We have to shift our emphasis from economic efficiency and materialism towards a sustainable quality of life and to healing of our society, of our people and our ecological systems. -Janet Holmes à Court
Seems like everyone has an opinion on how to respect the environment. Some insist that it's an either/or situation. Either there's protection or there are jobs. Others want to go back to a more primitive existence, a simpler past. Does keeping the economy going necessitate a disrespect of the environment? Does protecting the environment require the loss of life-easing technologies? Or is it just a question of controlling waste? If nothing else, with the world's human population set to increase 30% in thirty years to 9 billion, it should be clear that at the very least the environmental balance of our planet is going to be sorely tested.
At RWF we believe in reducing waste as much as possible as well as practicing as green a harvest as possible. First of all, we acquire our logs locally. There is no clear cutting involved and if a possible tree was downed in a non-sustainable way, we pass on it (see more on this on our page Respect the Tree). Once our logs are cut they are aged by natural air drying, a multi-year process that has a negligible carbon footprint, followed by the briefest time possible in the kiln.
When you receive your RWF shipment you might be surprised by the decidedly heterogeneous packaging. We don't indulge our egos with beautifully monogrammed packaging; instead, we save all the packaging from the packages we receive and re-use it, even if the packaging in question is not made of the most sustainable materials. From crates to paper to the pallets our neighbors put out for garbage collection, we keep them all and reuse them.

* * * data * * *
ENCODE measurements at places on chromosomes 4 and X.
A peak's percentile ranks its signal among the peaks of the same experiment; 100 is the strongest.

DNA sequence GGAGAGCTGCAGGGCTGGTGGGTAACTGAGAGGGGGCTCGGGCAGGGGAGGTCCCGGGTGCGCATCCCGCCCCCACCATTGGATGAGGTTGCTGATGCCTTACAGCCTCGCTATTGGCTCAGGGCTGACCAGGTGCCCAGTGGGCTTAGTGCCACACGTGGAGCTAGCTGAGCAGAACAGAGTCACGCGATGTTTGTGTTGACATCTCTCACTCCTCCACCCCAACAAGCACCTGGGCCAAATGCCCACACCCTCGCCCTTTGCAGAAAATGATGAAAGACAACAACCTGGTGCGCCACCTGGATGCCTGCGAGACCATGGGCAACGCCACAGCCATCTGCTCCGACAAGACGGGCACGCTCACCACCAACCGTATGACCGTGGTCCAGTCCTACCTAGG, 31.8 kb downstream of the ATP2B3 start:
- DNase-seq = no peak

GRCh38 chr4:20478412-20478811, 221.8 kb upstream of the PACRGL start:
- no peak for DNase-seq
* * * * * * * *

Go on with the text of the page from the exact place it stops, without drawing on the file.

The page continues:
After we debark our logs we need to dispose of the bark. Local horse owners love woodworkers' shavings, which is great. However we do many pieces of walnut furniture and walnut scraps are not indicated for equestrian use since walnut can lame a horse. But there's always a solution, and in this case, a local farmer uses our walnut scraps to mulch his fence rows. Mulching, of course, controls weeds without pesticide use while aerating and enriching the soil.
RWF is a member of 1% for the Planet and we also make donations to local environmental efforts. For instance, to help the storm ravaged community of Phil Campbell, Alabama we took the disaster-downed trees, cut the logs and are air drying them, after which we will make beautiful furniture which will be auctioned as a town fundraiser. This is just one example of the efforts we make daily to be environmentally conscientious and provide local and global aid whenever we can.
At RWF we also respect the environment of our employees by providing a living wage, safe working conditions, and ensuring they have quality time with their families. We believe respect for the environment is not only a family affair, but it also informs every facet of what we do.